Tuesday 21 May 2019

'Vested interests slowing reform of the sector'

‘Assumed link’: Law Society president Patrick Dorgan
‘Assumed link’: Law Society president Patrick Dorgan
Shane Phelan

Shane Phelan

An umbrella group for organisations whose members have been hit by spiralling insurance costs says there is serious concern reform is being slowed down due to "a lack of political will and fierce resistance from vested interests".

The Alliance for Insurance Reform also said it was "dismayed" by comments made by Law Society president Patrick Dorgan, who has questioned the "assumed link" between high injury awards and high premiums.

The alliance's members include Isme, RGDATA, the Vintners Federation of Ireland and the Restaurants Association of Ireland.

In a statement, it welcomed a speech made by Taoiseach Leo Varadkar at the Law Society's annual dinner on Friday, in which he said the level of general damages paid for minor injuries needed to be addressed.

In a report last September, the Personal Injuries Commission found the level of general damages for soft-tissue injuries such as whiplash was 4.4 times higher than in England and Wales.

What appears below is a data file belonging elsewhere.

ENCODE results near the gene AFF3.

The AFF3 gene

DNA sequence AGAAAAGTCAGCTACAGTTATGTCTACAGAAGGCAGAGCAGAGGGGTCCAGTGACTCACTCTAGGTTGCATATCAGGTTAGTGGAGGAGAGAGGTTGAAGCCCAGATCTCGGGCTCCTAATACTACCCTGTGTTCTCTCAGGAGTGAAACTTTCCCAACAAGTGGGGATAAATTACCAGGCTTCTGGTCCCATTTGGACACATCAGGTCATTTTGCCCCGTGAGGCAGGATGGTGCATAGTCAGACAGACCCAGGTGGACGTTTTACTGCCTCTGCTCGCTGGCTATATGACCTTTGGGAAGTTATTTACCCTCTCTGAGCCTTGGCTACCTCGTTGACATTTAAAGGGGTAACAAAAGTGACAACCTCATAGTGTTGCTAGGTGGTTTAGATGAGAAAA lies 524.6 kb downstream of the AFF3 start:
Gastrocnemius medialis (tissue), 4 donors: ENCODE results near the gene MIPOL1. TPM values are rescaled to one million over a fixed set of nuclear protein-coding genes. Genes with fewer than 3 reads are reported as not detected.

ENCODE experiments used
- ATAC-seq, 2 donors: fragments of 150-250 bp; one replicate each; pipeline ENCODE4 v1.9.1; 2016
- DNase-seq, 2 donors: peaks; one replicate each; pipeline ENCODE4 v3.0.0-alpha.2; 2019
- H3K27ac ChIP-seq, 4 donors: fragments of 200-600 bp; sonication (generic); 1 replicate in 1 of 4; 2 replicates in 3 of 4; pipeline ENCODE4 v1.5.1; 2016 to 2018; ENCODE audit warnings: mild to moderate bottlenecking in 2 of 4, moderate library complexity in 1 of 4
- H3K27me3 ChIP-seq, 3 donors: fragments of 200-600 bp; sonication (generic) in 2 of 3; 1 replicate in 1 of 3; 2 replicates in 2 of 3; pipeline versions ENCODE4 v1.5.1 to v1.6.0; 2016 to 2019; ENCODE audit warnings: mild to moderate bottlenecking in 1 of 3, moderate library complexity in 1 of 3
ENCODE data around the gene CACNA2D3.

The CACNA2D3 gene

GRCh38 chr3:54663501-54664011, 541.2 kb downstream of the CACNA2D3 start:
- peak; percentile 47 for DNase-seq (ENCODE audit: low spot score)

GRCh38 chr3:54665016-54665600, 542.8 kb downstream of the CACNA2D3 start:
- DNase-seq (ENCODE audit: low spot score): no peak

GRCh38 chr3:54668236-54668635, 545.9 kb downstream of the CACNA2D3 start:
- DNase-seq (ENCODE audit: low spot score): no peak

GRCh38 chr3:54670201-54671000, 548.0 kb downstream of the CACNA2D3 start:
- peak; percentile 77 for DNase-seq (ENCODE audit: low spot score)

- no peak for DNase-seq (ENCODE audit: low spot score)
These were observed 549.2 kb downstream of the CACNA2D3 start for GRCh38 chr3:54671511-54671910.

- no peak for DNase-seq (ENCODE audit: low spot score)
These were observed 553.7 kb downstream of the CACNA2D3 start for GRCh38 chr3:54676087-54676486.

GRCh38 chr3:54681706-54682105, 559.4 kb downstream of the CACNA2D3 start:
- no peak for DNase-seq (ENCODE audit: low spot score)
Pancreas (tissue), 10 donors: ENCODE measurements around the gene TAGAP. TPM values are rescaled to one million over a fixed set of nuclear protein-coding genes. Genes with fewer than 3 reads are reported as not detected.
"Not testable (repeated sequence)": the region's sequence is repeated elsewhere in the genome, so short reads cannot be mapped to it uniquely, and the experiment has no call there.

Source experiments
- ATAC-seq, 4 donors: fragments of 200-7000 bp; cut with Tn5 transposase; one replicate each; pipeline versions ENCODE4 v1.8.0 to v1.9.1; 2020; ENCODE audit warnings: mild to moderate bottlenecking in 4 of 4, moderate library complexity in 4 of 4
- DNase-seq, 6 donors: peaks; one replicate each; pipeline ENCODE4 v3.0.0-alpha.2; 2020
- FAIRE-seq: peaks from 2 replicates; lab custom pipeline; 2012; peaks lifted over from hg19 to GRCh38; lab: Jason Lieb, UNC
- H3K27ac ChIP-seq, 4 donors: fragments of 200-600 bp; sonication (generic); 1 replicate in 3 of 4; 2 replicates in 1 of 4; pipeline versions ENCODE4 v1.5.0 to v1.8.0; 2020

Mr Varadkar said he believed the best way to deal with the disparity was through a judicial council and if the level of damages for soft tissue injuries fell there would be a reduction in premiums.

While welcoming the remarks, the alliance urged the Taoiseach to ensure the reform is carried out "as a matter of urgency".

It also took issue with remarks made by Mr Dorgan at the same event. He said expert research found that when like was compared with like, premiums were higher in the UK than in Ireland.

He argued this demonstrated the assumed direct link between award levels and insurance costs was "highly questionable".

However, the alliance said Mr Dorgan's argument flew in the face of economic logic and "ignored the rollercoaster nature of English premiums".

It said UK premiums were currently high due to the volume of small claims "driven by a parasitic claims management industry".

Irish Independent

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